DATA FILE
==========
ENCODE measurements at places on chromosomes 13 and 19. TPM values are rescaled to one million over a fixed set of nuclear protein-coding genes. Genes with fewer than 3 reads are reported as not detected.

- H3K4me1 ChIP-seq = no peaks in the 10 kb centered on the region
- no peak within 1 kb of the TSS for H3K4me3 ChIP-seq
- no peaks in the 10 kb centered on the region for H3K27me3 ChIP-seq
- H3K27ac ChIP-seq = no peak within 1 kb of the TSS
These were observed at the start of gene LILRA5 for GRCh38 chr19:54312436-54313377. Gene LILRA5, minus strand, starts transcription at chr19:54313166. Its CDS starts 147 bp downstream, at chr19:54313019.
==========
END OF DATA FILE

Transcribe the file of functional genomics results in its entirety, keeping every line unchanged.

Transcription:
ENCODE measurements at places on chromosomes 13 and 19. TPM values are rescaled to one million over a fixed set of nuclear protein-coding genes. Genes with fewer than 3 reads are reported as not detected.

- H3K4me1 ChIP-seq = no peaks in the 10 kb centered on the region
- no peak within 1 kb of the TSS for H3K4me3 ChIP-seq
- no peaks in the 10 kb centered on the region for H3K27me3 ChIP-seq
- H3K27ac ChIP-seq = no peak within 1 kb of the TSS
These were observed at the start of gene LILRA5 for GRCh38 chr19:54312436-54313377. Gene LILRA5, minus strand, starts transcription at chr19:54313166. Its CDS starts 147 bp downstream, at chr19:54313019.